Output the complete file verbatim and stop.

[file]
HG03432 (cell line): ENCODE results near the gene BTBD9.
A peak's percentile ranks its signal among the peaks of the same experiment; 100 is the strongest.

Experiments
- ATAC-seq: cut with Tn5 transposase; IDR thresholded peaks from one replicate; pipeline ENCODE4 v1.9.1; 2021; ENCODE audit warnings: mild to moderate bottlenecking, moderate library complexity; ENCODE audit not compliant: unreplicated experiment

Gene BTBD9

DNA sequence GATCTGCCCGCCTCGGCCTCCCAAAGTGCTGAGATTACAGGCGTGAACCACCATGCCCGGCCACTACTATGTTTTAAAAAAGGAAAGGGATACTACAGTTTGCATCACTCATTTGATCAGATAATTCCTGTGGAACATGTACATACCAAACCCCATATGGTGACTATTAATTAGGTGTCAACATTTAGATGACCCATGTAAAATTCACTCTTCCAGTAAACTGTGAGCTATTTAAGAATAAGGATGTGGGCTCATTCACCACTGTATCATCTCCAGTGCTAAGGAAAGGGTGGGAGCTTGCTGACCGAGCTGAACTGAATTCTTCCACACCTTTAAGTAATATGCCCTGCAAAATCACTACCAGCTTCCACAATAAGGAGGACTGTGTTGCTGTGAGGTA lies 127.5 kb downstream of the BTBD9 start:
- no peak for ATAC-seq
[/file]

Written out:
HG03432 (cell line): ENCODE results near the gene BTBD9.
A peak's percentile ranks its signal among the peaks of the same experiment; 100 is the strongest.

Experiments
- ATAC-seq: cut with Tn5 transposase; IDR thresholded peaks from one replicate; pipeline ENCODE4 v1.9.1; 2021; ENCODE audit warnings: mild to moderate bottlenecking, moderate library complexity; ENCODE audit not compliant: unreplicated experiment

Gene BTBD9

DNA sequence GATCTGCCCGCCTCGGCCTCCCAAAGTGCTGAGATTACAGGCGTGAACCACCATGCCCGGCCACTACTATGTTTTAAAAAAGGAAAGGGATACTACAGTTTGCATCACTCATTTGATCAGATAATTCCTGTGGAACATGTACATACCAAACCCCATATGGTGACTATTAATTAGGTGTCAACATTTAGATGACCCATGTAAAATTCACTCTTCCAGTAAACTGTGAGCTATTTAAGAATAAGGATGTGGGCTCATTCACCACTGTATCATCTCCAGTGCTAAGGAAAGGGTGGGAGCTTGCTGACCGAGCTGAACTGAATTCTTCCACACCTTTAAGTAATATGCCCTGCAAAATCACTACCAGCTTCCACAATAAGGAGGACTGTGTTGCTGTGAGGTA lies 127.5 kb downstream of the BTBD9 start:
- no peak for ATAC-seq